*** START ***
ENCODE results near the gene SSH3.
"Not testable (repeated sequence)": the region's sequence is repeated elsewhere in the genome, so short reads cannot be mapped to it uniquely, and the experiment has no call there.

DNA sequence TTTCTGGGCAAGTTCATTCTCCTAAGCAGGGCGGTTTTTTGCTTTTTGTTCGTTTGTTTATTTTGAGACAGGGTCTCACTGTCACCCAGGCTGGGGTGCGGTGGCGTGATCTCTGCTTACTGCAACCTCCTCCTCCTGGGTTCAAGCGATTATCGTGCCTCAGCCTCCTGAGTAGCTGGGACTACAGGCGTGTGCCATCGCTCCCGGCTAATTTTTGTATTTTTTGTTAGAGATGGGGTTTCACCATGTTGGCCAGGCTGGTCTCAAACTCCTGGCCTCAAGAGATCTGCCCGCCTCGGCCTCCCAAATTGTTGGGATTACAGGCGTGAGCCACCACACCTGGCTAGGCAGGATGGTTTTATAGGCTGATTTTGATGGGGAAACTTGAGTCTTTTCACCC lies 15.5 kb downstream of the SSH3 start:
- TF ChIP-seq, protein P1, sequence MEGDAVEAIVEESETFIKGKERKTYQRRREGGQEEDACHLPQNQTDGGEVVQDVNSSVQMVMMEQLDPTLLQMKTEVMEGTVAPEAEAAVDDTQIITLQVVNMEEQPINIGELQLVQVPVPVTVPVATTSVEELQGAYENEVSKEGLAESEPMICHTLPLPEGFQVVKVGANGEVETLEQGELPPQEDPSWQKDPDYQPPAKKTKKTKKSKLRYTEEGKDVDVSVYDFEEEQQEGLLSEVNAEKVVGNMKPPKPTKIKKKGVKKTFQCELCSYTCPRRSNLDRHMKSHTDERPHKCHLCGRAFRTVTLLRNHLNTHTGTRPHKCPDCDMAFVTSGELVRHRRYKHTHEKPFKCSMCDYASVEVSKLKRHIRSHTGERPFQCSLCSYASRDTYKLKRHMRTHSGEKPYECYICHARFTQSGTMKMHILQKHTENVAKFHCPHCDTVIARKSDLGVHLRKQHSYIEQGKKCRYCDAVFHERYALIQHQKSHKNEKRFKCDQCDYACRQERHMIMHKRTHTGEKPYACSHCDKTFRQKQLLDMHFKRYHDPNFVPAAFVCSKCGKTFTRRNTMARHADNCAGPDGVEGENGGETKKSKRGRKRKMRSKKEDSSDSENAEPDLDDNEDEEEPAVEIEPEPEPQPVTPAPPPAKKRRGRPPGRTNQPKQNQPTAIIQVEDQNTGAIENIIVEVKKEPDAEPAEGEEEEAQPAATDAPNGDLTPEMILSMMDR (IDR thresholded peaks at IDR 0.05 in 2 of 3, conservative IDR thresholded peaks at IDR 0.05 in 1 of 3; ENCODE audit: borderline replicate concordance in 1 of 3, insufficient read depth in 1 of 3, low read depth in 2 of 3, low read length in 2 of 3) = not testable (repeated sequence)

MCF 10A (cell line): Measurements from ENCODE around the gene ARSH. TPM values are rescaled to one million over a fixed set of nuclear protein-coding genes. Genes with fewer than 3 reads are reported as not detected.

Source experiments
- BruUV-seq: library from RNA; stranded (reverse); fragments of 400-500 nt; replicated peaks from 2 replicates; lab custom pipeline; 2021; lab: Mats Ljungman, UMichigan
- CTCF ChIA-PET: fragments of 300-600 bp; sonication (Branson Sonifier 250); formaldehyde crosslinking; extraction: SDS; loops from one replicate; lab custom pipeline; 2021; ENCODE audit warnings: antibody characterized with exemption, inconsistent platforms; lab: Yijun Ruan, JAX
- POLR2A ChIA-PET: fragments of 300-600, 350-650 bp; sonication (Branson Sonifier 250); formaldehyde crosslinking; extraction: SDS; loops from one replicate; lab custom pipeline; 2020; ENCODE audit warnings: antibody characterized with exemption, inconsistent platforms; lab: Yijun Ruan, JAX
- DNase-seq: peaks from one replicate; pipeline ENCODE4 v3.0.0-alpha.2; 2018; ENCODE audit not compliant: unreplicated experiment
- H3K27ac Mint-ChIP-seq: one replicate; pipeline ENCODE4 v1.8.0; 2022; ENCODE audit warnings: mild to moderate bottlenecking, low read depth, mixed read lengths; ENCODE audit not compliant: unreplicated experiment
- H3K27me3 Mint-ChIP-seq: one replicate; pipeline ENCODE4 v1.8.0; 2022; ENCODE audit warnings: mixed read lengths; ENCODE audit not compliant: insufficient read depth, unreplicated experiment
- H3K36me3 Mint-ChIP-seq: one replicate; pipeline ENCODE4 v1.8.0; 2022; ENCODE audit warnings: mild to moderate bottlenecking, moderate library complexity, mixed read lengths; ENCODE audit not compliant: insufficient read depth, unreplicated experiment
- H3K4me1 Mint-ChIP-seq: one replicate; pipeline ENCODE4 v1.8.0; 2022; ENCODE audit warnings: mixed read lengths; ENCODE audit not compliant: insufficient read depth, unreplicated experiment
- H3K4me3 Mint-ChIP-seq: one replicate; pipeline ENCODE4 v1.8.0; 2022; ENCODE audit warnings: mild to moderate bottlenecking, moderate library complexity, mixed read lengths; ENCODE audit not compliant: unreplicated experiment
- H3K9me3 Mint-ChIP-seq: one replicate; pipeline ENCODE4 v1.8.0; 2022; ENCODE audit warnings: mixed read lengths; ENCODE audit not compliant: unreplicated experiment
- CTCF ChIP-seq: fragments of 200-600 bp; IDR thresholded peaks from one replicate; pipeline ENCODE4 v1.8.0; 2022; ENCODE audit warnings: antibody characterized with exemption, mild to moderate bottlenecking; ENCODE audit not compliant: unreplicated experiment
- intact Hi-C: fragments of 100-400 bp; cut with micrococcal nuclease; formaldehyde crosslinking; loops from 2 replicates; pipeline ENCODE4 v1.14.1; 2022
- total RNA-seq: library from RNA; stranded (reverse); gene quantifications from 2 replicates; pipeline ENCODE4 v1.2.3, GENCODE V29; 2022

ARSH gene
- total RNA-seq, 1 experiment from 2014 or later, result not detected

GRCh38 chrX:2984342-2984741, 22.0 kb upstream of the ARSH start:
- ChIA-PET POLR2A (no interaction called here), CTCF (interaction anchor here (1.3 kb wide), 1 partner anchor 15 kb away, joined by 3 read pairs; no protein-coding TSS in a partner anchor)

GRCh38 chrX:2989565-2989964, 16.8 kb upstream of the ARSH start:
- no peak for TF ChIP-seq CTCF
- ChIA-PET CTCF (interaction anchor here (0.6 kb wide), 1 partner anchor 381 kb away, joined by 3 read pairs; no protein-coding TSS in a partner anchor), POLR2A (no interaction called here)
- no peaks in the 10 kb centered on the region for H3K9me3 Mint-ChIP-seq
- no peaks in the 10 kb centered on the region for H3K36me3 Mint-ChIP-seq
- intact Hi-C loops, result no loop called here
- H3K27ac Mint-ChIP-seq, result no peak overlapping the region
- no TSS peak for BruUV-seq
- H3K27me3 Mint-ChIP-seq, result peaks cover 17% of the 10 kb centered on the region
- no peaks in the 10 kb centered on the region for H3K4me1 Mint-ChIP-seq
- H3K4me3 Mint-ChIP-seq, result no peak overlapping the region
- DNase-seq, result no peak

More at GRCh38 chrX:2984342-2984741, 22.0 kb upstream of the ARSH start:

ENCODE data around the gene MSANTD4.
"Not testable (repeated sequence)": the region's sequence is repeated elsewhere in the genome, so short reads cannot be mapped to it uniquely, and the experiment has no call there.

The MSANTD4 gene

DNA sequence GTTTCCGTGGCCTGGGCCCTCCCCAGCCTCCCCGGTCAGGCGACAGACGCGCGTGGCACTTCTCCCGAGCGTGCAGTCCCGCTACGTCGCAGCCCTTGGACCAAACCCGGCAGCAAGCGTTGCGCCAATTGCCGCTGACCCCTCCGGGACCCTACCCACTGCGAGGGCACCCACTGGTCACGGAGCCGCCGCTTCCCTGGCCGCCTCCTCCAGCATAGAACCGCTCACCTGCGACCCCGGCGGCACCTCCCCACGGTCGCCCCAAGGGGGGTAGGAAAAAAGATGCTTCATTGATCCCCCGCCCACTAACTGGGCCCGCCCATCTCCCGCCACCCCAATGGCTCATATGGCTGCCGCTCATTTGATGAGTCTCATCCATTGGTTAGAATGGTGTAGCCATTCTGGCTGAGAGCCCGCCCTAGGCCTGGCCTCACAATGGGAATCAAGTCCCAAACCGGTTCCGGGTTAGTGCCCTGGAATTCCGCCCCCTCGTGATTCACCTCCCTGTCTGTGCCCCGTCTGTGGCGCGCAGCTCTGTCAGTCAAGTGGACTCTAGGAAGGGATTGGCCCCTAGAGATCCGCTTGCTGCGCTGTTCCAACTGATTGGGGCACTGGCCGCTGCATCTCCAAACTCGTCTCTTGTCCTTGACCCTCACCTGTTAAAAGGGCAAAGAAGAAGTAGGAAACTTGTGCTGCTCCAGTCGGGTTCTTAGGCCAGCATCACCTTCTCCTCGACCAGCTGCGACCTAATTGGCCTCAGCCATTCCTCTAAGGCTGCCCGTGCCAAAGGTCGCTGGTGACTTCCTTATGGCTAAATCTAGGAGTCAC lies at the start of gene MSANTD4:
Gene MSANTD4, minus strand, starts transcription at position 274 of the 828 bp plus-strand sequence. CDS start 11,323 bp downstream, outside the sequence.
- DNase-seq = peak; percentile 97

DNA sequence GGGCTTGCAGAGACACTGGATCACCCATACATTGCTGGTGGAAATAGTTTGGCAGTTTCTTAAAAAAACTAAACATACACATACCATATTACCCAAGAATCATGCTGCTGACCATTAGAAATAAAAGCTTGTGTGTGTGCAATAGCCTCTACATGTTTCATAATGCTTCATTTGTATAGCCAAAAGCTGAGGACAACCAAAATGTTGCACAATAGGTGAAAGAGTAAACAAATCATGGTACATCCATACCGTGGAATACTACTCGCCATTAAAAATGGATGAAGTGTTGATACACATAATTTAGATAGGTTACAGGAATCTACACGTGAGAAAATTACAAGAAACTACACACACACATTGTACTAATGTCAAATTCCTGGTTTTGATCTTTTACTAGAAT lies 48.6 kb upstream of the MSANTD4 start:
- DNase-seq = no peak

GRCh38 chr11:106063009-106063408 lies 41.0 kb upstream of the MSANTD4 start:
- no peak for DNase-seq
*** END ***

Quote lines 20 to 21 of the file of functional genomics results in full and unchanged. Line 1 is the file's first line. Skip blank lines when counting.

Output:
ARSH gene
- total RNA-seq, 1 experiment from 2014 or later, result not detected